The Man Who Cured Everything

The Man Who Cured Everything

Here are some things that the legendary bodybuilder Bernarr Macfadden believed in: Fasting to cure cancer. Fasting to cure asthma. Fasting to cure – here’s an interesting one – emaciation.

“I mean, there’s the old idea of starve a fever, feed a cold,” said Mark Adams, who wrote a book about Macfadden called Mr. America. “For Macfadden it was starve a fever, starve a cold, starve a sore throat, starve cancer, starve kleptomania.”

The alternative medicine enthusiast shook up the health scene in the early 1900s with his magazine, “Physical Culture.”  He focused on exercise and cleanses and fasting, sometimes up to seven days, and brushed off modern medicine as “murderous science”.

Macfadden’s ideas had a brief moment of popularity in the 20s and 30s but lost luster around World War II. Around the time penicillin started saving lives, alternative medicine – especially a starvation diet – didn’t seem as appealing a cure.

MacFadden at work. (Library of Congress/Library of Congress)

Almost a century later, updated and repackaged as the “ketogenic diet”, one of Macfadden’s starvation cures is making waves again.

“We know it works,” said Eric Kossoff, a pediatric neurologist at Johns Hopkins Children’s Center in Baltimore.“There are lots of different theories about how it works.”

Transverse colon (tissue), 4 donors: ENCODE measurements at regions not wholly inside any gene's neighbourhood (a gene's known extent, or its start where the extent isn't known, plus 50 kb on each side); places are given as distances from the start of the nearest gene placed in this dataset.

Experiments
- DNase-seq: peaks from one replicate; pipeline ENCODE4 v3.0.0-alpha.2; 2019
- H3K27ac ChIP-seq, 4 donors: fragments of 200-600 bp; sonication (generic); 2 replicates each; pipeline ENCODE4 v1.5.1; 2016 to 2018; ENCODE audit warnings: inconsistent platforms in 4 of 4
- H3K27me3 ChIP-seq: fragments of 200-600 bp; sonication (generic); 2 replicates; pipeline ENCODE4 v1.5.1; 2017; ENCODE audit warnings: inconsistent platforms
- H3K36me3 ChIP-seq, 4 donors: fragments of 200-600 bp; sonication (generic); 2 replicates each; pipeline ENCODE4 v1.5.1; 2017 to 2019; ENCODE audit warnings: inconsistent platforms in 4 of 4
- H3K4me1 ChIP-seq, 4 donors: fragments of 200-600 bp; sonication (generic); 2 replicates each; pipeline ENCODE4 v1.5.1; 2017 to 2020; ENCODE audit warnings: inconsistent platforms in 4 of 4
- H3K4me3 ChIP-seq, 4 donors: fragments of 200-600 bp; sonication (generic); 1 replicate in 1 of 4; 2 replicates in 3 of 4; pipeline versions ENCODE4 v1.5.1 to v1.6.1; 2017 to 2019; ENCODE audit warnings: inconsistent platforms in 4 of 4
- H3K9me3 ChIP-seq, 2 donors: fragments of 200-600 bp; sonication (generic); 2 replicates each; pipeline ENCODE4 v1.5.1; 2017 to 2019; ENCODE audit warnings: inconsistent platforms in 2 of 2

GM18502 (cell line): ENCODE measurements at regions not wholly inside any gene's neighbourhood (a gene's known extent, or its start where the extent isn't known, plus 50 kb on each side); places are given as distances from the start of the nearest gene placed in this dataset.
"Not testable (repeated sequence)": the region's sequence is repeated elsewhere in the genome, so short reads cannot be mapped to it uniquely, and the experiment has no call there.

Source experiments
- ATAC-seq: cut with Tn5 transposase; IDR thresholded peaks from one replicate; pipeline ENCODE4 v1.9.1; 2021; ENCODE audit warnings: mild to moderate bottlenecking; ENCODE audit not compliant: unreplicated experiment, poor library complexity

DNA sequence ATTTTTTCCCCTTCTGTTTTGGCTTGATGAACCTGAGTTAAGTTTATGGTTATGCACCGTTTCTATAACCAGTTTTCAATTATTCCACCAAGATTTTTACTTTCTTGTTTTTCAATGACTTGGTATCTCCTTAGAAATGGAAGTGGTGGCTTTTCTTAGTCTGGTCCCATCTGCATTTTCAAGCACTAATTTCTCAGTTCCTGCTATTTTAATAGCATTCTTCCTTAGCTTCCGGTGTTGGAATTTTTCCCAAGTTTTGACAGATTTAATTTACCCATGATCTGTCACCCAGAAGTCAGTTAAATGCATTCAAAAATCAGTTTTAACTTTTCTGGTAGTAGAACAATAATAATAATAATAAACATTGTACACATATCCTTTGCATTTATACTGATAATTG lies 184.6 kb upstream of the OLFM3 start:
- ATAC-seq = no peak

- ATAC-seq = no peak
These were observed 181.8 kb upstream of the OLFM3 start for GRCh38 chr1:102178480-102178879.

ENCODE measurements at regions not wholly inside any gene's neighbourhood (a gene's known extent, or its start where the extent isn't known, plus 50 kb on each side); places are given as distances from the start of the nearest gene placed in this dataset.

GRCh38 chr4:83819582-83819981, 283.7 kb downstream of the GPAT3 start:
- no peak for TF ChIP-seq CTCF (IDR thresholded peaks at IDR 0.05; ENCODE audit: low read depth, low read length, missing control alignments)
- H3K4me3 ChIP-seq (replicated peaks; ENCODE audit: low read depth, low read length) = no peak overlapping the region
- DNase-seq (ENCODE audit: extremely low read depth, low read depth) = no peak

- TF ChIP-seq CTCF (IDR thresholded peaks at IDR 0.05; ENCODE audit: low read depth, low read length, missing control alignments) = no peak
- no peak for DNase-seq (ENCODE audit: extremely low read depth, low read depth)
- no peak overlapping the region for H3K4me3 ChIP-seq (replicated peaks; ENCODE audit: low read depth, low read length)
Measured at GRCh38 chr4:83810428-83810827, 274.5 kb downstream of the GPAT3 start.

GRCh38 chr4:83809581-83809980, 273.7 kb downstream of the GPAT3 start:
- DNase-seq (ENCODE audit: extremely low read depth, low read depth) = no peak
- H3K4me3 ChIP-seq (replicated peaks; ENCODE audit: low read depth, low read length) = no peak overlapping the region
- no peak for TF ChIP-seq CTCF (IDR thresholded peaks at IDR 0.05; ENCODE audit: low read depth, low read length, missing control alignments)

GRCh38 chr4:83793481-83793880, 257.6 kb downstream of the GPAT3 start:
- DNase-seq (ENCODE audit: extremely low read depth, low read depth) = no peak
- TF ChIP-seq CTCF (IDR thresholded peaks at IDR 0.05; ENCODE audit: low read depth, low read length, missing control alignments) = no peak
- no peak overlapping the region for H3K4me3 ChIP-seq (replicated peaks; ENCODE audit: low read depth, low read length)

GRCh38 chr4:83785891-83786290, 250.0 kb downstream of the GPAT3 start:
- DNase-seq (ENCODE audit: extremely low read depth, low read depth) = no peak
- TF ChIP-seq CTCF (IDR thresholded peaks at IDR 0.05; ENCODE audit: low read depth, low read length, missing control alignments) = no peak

The ketogenic diet is not the same as fasting – instead it’s an extremely high-fat, low-carbohydrate regimen that essentially tricks the body into thinking it’s starving. And the diet has made inroads into the medical community for treating epilepsy in children.

While Macfadden spent the early 1900s treating virtually everything with a fast, a New York City endocrinologist noticed that some epileptic patients in particular were responding well to Macfadden’s treatment. The doctor presented the treatment to the American Medical Association around 1920 and helped bring fasting for seizures into the medical mainstream.

MacFadden and his family. (Library of Congress/Library of Congress)

 The ketogenic diet was eventually created to replicate the effects of fasting. Forcing the body to burn fat creates ketone bodies -- molecules also created while fasting. While it’s still unclear exactly why the diet works, switching the body’s fuel source from glucose to fat has been shown to reduce epileptic seizures for some patients. (Kossoff says he sees around a 50-percent response rate.)

Bernarr Macfadden never broke down the science of ketosis when he talked about fasting, but his treatment -- and the diet he helped inspire -- went out of fashion as modern medicine developed into the 1940s.

“No study really showed the diet not being effective anymore, but I think it got overshadowed by lots of new drugs,” Kossoff said.

Macfadden himself could not be saved by fasting. At 87, he decided to treat a bout of jaundice with his go-to method. He was found unconscious and dehydrated in a Jersey City hotel room in 1955. Whatever the initial cause of the jaundice, Macfadden was too far gone, and died two days later in a hospital. But as a new crop of fasting diets – for both weight loss and disease – gains steam, his doesn’t seem so extreme.

“I don’t know,” said author Mark Adams, “but my guess is just [Macfadden] was a combination of ahead of his time and completely nuts.”


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